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  • Understanding Eating Disorders

    Please Note: This section contains several articles written by Dr. Jeffrey DeSarbo and others about eating disorders. These articles are intended to help provide readers with a more conceptual understanding of eating disorders than the usual diagnostic or self-reported descriptions that are more common. You are encouraged to read all the articles on this page to enhance your understanding of eating disorders.

    While the core treatment of eating disorders remains based in psychotherapy, behavioral modifications and close medical management, researches are discovering more and more about the science and brain functioning of patients who suffer with eating disorders such as anorexia and bulimia nervosa. The complex and distressing thought processes associated with an eating disorder often mystifies and confuses both the patient and other outsiders including family, friends, and treatmTeensBakingent providers. Today, neuroscientists are learning more and more about how the brain is effected and, in turn, effects the course and prognosis of an eating disorder.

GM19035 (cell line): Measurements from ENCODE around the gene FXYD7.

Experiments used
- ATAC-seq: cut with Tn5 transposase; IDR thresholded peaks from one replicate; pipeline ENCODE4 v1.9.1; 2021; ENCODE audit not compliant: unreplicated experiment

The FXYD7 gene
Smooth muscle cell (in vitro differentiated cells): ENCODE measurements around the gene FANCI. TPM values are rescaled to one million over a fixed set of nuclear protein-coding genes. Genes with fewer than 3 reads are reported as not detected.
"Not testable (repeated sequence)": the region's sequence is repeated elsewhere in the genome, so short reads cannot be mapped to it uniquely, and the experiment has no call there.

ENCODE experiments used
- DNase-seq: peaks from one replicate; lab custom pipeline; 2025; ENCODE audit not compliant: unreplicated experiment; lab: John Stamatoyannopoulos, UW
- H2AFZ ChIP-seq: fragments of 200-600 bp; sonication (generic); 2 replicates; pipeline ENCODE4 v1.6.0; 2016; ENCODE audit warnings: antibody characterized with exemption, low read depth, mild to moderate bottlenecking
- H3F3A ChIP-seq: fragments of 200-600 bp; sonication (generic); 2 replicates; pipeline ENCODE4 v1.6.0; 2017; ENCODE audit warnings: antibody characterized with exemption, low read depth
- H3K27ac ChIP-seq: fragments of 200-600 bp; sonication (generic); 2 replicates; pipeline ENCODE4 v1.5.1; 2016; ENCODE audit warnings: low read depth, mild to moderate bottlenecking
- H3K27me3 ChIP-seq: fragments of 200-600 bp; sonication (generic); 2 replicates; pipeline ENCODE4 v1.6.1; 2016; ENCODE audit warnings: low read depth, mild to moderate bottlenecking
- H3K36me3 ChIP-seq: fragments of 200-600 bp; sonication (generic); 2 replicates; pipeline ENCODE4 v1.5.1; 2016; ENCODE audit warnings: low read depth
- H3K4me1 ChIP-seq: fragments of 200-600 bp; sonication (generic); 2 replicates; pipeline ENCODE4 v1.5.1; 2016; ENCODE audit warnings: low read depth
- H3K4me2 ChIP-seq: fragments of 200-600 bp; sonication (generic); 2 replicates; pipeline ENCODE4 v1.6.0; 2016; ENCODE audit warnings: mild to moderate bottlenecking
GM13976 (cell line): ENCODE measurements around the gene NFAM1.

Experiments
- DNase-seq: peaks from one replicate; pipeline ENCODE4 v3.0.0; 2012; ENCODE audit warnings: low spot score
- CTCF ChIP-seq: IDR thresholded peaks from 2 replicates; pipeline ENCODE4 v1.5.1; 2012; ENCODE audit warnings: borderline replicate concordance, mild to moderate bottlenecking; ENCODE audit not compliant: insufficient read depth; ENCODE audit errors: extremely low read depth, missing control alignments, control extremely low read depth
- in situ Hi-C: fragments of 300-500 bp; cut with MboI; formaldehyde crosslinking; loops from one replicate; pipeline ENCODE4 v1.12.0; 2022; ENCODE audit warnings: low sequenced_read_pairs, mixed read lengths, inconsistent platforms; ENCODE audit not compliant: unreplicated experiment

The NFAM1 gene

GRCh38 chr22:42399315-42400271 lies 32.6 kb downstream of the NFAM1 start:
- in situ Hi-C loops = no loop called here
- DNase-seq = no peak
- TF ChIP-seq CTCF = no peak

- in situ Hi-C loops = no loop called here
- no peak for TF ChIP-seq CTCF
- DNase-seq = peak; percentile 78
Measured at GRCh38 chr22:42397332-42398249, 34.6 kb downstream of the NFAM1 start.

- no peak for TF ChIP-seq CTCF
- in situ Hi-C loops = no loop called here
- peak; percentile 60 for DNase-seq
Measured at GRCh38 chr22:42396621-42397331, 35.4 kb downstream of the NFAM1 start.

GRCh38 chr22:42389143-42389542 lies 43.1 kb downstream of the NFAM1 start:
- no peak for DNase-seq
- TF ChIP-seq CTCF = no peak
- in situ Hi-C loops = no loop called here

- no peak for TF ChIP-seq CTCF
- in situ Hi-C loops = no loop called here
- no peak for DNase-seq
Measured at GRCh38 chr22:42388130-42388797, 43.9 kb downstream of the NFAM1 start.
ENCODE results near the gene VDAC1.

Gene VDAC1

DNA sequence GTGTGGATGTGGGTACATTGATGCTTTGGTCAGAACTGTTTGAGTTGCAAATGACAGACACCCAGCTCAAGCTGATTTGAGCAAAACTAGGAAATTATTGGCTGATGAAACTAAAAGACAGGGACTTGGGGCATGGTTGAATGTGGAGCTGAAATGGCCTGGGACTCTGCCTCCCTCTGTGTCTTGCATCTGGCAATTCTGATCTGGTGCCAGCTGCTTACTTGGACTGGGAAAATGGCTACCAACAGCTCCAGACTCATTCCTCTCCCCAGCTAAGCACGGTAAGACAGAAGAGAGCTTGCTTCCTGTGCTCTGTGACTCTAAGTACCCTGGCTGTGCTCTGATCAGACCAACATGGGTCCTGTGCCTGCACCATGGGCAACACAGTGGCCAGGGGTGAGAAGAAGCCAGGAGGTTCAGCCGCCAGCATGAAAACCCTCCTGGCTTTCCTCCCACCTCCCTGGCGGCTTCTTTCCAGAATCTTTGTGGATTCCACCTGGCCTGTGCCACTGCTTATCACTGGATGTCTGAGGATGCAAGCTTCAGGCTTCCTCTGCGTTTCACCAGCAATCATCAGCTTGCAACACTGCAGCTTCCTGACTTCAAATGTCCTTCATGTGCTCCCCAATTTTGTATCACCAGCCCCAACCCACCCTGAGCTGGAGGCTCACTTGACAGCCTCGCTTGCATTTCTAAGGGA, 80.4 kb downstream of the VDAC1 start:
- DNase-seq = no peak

As the neuro-scientific and biological factors of eating disorders become demystified, many patients and loved ones have been able to lessen their confusion and self-blame and recognize the role that genetics and brain biology plays with their condition. Onset and recovery is not only defined by a change in observable behaviors, but there are many functional and anatomical changes in the brain itself that helps to explain these changes as they are happening.